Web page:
Chief Executive Officer Jeff Bezos sees eliminating meal-time logjams in busy cities as the best way for Amazon to reinvent the brick-and-mortar shopping experience, where most spending still occurs. But he’s still experimenting with the best format: a convenience store that sells fresh prepared foods as well as a limited grocery selection similar to 7-Eleven franchises, or a place to simply pick up a quick bite to eat for people in a rush, similar to the U.K.-based chain Pret a Manger, one of the people said.
An Amazon spokeswoman declined to comment. The company unveiled its first cashierless store near its headquarters in Seattle in 2016 and has since announced two additional sites in Seattle and one in Chicago. Two of the new stores offer only a limited selection of salads, sandwiches and snacks, showing that Amazon is experimenting with the concept simply as a meal-on-the-run option. Two other stores, including the original AmazonGo, also have a small selection of groceries, making it more akin to a convenience store.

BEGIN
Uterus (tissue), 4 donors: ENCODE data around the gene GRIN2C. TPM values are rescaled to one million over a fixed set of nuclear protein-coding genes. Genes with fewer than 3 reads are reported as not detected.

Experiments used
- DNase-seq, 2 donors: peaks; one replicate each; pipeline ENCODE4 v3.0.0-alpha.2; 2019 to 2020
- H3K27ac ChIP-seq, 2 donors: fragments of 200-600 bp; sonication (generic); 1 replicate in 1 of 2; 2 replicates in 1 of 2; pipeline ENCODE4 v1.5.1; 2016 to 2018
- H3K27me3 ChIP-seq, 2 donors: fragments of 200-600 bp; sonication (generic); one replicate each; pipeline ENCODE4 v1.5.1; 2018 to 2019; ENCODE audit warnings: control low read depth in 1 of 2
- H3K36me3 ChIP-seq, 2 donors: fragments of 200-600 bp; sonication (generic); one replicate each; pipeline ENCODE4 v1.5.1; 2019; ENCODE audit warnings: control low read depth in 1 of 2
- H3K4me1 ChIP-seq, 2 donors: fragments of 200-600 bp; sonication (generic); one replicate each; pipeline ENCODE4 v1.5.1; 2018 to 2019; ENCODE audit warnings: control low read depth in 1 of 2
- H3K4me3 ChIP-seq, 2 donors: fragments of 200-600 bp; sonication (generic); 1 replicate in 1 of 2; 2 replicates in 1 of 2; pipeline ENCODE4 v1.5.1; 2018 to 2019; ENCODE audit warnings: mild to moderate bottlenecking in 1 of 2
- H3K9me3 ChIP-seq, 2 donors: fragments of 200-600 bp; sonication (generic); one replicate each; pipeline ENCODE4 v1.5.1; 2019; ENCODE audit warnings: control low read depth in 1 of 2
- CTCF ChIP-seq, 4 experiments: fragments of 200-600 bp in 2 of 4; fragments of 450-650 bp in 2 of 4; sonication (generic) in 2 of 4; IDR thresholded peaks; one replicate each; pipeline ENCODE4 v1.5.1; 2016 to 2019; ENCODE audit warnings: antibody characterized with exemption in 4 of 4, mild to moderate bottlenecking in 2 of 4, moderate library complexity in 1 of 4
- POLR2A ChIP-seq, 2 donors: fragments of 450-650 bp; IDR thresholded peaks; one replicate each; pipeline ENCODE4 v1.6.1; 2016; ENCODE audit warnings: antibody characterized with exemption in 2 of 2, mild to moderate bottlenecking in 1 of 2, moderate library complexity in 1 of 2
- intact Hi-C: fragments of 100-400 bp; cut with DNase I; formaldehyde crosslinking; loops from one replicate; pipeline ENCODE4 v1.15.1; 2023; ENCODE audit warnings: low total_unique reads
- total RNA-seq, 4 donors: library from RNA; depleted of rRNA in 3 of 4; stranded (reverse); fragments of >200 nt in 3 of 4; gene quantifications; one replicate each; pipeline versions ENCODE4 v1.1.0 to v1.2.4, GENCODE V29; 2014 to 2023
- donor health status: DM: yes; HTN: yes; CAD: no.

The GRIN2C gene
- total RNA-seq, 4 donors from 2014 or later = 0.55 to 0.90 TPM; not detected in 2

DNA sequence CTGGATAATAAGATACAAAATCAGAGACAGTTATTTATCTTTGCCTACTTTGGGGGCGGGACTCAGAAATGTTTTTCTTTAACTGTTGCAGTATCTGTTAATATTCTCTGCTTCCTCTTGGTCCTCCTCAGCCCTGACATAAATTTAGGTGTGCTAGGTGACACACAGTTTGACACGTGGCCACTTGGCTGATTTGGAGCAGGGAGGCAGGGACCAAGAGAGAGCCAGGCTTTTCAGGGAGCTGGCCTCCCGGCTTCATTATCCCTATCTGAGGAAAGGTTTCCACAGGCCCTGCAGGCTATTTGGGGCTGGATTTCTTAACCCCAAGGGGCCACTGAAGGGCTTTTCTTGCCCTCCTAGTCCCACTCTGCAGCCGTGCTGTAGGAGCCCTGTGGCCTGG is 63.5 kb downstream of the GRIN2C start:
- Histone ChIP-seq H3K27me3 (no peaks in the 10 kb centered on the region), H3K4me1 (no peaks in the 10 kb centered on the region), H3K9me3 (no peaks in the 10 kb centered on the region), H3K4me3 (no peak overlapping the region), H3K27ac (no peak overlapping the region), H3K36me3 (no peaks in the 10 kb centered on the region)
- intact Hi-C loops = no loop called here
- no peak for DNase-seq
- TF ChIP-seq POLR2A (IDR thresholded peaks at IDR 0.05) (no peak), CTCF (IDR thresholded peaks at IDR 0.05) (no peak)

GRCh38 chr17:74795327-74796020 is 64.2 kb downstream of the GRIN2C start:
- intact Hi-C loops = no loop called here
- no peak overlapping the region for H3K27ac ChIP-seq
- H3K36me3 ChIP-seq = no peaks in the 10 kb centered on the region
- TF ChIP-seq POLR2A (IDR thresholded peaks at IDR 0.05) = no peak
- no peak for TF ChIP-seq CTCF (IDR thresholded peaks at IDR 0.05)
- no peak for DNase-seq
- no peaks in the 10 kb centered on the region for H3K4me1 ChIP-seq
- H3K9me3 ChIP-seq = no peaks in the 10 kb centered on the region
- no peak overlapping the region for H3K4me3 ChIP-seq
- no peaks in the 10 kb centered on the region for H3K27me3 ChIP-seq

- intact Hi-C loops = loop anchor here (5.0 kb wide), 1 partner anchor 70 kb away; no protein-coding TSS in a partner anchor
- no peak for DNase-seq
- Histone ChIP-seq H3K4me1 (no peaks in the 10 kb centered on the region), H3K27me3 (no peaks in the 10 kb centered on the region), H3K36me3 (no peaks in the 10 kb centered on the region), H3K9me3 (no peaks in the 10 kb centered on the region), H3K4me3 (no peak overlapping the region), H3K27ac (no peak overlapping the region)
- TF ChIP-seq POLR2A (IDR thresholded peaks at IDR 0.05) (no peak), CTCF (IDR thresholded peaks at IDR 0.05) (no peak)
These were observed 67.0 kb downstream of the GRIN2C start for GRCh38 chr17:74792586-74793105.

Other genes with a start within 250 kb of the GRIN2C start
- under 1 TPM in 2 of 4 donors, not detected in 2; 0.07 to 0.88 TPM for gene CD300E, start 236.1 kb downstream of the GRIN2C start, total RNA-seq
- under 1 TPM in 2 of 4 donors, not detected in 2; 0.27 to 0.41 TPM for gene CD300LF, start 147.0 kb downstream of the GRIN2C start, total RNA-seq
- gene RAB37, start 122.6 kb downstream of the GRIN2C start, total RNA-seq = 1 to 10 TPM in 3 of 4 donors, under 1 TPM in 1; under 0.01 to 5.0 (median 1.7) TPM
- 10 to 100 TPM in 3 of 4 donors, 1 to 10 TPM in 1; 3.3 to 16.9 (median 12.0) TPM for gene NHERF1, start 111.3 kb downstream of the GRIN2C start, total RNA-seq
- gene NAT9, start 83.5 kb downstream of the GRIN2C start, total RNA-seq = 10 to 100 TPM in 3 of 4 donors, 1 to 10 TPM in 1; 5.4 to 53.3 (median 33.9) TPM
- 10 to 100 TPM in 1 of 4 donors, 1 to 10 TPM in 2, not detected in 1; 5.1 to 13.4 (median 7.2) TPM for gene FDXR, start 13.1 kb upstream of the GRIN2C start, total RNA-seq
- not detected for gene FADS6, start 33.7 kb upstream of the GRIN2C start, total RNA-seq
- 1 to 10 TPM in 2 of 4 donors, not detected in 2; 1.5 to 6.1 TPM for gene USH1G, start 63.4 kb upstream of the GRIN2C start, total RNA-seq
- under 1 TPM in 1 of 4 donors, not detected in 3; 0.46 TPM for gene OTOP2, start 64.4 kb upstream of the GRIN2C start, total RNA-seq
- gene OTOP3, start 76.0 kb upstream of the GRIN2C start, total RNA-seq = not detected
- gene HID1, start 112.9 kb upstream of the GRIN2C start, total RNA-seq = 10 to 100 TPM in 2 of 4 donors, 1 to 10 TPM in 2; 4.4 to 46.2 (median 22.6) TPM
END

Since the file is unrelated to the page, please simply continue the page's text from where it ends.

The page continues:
Shoppers use a smartphone app to enter the store. Once they scan their phones at a turnstile, they can grab what they want from a range of salads, sandwiches, drinks and snacks — and then walk out without stopping at a cash register. Sensors and computer-vision technology detect what shoppers take and bills them automatically, eliminating checkout lines.
http://www.bloomberg.com

Boris Johnson says May's Brexit plan 'worse than status quo'

Tory Brexiteers have attacked Theresa May’s Brexit plan